Found Money? Split-Award Statutes and Settlement of Punitive Damages Cases
We examine the effect of "split-award" statutes (wherein the state shares a punitive damages award) on equilibrium settlements and the incentives to go to trial. Splitaward statutes lower settlement amounts and the likelihood of trial, as both parties act to cut out the state. We analyze the revenue that split-award statutes generate; the revenue-maximizing share is robust to variations in economic parameters and to whether the state's share is gross or net of the plaintiff's attorney's fee. Moreover, these statutes need not deter filings, and their use can encourage plaintiffs' attorneys to pursue weaker cases than would otherwise be brought. Copyright 2003, Oxford University Press.
To our knowledge, this item is not available for
download. To find whether it is available, there are three
1. Check below under "Related research" whether another version of this item is available online.
2. Check on the provider's web page whether it is in fact available.
3. Perform a search for a similarly titled item that would be available.
Volume (Year): 5 (2003)
Issue (Month): 1 ()
|Contact details of provider:|| Postal: Oxford University Press, Great Clarendon Street, Oxford OX2 6DP, UK|
Fax: 01865 267 985
Web page: http://www.aler.oupjournals.org/
|Order Information:||Web: http://www.oup.co.uk/journals|
References listed on IDEAS
Please report citation or reference errors to , or , if you are the registered author of the cited work, log in to your RePEc Author Service profile, click on "citations" and make appropriate adjustments.:
- Doughety, Andrew F & Reinganum, Jennifer F, 1997. "Everybody Out of the Pool: Products Liability, Punitive Damages, and Competition," Journal of Law, Economics and Organization, Oxford University Press, vol. 13(2), pages 410-32, October.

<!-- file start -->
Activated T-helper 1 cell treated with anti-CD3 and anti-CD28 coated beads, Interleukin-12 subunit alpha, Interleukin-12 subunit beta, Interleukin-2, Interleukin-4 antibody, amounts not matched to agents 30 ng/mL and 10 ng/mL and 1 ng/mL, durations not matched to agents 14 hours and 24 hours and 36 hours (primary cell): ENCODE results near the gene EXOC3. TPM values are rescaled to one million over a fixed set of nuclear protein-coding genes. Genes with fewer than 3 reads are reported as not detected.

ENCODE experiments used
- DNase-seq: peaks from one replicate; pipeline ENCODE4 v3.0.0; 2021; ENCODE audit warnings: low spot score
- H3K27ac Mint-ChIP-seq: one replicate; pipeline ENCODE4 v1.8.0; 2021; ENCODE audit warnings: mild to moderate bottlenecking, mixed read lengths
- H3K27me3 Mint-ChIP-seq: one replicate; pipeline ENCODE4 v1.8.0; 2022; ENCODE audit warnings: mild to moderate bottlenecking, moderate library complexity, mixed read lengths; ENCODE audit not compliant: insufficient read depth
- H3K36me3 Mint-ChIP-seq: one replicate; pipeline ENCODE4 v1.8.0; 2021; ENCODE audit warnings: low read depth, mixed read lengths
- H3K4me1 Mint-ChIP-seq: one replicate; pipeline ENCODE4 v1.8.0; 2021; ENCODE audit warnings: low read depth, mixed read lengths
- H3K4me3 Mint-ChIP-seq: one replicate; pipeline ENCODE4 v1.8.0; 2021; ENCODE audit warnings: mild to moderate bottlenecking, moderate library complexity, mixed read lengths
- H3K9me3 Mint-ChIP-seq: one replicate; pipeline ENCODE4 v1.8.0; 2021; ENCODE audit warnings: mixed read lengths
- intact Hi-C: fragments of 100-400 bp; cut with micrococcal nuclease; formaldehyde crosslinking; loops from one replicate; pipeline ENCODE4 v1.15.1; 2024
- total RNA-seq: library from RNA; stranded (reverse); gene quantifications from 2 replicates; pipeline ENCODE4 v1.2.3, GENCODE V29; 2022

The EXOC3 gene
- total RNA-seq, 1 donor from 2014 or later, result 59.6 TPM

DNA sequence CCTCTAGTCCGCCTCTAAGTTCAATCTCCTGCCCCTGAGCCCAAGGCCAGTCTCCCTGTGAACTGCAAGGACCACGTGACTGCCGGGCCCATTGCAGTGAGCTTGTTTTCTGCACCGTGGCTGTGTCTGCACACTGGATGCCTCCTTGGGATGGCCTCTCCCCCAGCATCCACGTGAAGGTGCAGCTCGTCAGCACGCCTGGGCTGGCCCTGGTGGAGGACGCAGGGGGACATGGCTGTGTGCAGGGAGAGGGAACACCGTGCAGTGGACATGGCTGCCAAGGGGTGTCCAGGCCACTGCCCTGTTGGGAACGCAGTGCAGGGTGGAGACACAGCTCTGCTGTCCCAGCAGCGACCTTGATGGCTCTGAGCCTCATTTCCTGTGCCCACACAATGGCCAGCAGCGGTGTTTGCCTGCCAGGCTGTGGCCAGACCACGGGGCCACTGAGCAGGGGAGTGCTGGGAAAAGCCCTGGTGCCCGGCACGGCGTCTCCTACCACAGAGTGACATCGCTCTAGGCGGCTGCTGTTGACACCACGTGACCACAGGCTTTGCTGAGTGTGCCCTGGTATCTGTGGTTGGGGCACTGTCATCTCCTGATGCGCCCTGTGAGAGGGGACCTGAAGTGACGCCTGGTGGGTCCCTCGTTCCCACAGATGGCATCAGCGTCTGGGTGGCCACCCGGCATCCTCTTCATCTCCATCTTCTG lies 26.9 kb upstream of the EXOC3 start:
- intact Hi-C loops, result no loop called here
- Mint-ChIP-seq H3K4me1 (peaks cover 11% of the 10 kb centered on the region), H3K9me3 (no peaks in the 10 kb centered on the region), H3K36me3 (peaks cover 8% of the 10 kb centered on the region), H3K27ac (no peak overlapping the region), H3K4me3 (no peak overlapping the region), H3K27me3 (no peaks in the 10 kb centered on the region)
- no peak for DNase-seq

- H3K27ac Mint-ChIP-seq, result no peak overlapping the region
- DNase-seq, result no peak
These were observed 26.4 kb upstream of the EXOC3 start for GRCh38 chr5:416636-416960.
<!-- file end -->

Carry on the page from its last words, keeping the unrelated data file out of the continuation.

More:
- Polinsky, A Mitchell, 1997. "Are Punitive Damages Really Insignificant, Predictable, and Rational? A Comment on Eisenberg et al," The Journal of Legal Studies, University of Chicago Press, vol. 26(2), pages 663-77, June.
- Moller, Erik K & Pace, Nicholas M & Carroll, Stephen J, 1999. "Punitive Damages in Financial Injury Jury Verdicts," The Journal of Legal Studies, University of Chicago Press, vol. 28(2), pages 283-339, June.
- Kaplow, Louis & Shavell, Steven, 1994. "Why the Legal System Is Less Efficient Than the Income Tax in Redistributing Income," The Journal of Legal Studies, University of Chicago Press, vol. 23(2), pages 667-81, June.
- Arial Rubinstein & Asher Wolinsky, 1985.
"Equilibrium in a Market with Sequential Bargaining,"
Levine's Working Paper Archive
623, David K. Levine.
- Rubinstein, Ariel & Wolinsky, Asher, 1985. "Equilibrium in a Market with Sequential Bargaining," Econometrica, Econometric Society, vol. 53(5), pages 1133-50, September.
- Sanchirico, Chris William, 2000. "Taxes versus Legal Rules as Instruments for Equity: A More Equitable View," The Journal of Legal Studies, University of Chicago Press, vol. 29(2), pages 797-820, June.
When requesting a correction, please mention this item's handle: RePEc:oup:amlawe:v:5:y:2003:i:1:p:134-164. See general information about how to correct material in RePEc.
For technical questions regarding this item, or to correct its authors, title, abstract, bibliographic or download information, contact: (Oxford University Press)or (Christopher F. Baum)
If you have authored this item and are not yet registered with RePEc, we encourage you to do it here. This allows to link your profile to this item. It also allows you to accept potential citations to this item that we are uncertain about.
If references are entirely missing, you can add them using this form.
If the full references list an item that is present in RePEc, but the system did not link to it, you can help with this form.
If you know of missing items citing this one, you can help us creating those links by adding the relevant references in the same way as above, for each refering item. If you are a registered author of this item, you may also want to check the "citations" tab in your profile, as there may be some citations waiting for confirmation.
Please note that corrections may take a couple of weeks to filter through the various RePEc services.